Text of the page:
Sunday, January 15, 2012

Chinese and Charles Savage

From: "Todd Shallat" tshalla@boisestate.edu

Thank you for the opportunity to ask a question.

In Dorothy and Thomas Hoobler's Photographing the Frontier and again in Bradely Richard's biography of Charles Savage, historian say that the Chinese workers were spooked by Savage's camera. As the Chinese workers were position the rail, according to this story, someone yelled, "Now's the time, Charlie! Take a shot!" Allegedly the workers dropped their tools and scattered.

Could this possibly have any basis in fact? ...

—Todd Shallat, Center for Idaho History and Politics

7 Comments:

Anonymous Anonymous said...

Thanks for your question and for the healthy skepticism.

Accurate information about the Chinese workers who built the Central Pacific Railroad is hard to come by because there are no surviving first person accounts written by Chinese and much of what is written in recent books and online is simply made up and wrong.

Those stories about the supposed inability to photograph CPRR Chinese railroad workers seem to be tall tales that have no basis in fact. But we don't have to guess because the responsibility for proving that something actually happened is entirely on the author who makes the claim and nobody else has to disprove anything. So unless those writings that you cite have accompanying references that are ultimately backed up by primary source first person accounts, they should be discarded as entirely unreliable.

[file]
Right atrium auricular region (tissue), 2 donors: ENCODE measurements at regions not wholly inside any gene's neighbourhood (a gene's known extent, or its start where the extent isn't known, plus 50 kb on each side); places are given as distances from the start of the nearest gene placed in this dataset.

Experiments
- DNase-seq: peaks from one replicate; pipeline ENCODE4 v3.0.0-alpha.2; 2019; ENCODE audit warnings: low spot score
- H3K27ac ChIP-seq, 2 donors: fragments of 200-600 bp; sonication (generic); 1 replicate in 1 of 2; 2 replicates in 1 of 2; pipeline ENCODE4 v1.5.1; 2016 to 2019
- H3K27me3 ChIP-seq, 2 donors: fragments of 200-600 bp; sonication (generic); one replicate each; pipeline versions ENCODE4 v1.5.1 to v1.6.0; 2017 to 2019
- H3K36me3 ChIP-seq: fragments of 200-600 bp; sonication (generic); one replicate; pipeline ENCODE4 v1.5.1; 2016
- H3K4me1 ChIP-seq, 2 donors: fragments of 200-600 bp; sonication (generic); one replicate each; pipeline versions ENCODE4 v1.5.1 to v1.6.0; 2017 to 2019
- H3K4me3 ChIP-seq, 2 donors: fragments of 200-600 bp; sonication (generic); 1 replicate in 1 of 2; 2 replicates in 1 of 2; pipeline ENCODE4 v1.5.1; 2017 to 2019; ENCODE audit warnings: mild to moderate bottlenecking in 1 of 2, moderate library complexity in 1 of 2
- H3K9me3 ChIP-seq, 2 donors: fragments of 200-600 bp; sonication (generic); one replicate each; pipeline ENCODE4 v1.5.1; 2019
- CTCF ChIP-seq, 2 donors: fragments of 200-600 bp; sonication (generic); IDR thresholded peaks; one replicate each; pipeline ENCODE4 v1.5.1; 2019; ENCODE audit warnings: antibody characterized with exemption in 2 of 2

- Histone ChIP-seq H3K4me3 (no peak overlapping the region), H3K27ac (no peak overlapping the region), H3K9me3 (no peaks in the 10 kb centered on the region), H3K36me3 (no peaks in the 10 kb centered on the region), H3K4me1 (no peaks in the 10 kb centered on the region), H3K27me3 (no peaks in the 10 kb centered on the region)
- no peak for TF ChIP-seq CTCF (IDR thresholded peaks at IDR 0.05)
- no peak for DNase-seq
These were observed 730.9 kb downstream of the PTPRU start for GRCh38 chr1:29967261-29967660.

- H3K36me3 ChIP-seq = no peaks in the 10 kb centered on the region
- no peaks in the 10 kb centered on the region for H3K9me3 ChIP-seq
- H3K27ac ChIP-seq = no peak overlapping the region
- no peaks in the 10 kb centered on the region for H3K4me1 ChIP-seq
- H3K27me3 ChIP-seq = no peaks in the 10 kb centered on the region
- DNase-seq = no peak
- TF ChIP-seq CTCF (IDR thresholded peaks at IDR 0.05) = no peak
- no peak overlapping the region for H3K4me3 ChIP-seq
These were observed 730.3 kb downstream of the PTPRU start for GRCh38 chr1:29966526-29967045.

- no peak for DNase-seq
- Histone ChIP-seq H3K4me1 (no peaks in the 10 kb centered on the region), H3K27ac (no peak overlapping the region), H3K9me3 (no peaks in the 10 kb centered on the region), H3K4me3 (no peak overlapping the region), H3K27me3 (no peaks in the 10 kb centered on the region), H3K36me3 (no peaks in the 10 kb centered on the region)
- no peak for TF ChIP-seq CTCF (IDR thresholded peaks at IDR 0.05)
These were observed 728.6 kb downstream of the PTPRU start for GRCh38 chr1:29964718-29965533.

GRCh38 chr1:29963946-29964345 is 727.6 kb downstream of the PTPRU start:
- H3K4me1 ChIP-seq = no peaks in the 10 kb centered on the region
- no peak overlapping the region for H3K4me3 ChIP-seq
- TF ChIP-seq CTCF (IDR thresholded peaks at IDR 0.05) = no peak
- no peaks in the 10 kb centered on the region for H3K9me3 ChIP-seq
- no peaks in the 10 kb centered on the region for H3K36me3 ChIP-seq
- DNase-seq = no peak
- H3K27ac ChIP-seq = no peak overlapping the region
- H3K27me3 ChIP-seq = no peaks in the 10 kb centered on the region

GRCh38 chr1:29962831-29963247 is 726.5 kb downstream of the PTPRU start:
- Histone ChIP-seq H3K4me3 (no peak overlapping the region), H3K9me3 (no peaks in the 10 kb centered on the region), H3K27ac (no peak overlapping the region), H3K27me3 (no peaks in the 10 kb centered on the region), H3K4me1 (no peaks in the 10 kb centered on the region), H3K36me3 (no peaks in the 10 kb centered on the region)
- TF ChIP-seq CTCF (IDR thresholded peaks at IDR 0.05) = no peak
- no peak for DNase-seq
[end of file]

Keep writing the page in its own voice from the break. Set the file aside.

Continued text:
These whoppers seem to be an attempt to provide an answer to the question: "Why were no Chinese photographed at the Joining of the Rail ceremony at Promontory, Utah on May 10, 1869 when the Central Pacific Railroad and the Union Pacific Railroad were completed?" But the premise of the question is untrue!

We can be certain that these fabrications are untrue because we have a have photographs of the Central Pacific Railroad's Chinese workers taken at the ceremony at Promontory and earlier.

We also know exactly where the Chinese workers were located (dining in J.H. Strobridge's boarding car with the railroad management) and therefore why they could not have been included in the famous large format photograph taken by A.J. Russell just after the ceremony (or the stereographs of Charles R. Savage and Alfred A. Hart taken at almost the same time).

1/15/2012 12:36 PM  
Anonymous Anonymous said...

From: "Todd Shallat" tshalla@boisestate.edu

Marvelous. I figured as much. —T

1/15/2012 2:16 PM  
Blogger CPRR Discussion Group said...

From: "Kyle K. Wyatt" kylekwyatt@gmail.com

It was AJ Russell, not Charles Savage, who actually took a photo of the Chinese workers laying the last rail. Three of the eight Chinese in the rail crew are clearly visible (the others presumably obscured by the crowd), and none show signs of fright.

It is always possible that Savage also intended to take a photo of the Chinese laying the last rail, but I think the more common version of the story associates the event (frightening the Chinese) with Russell – and it is not clear that it actually happened. It's right up there with Crocker and Durant swinging and missing the spike. Both stories often repeated, but scant contemporary evidence to support them.

—Kyle

1/16/2012 12:52 AM  
Anonymous Anonymous said...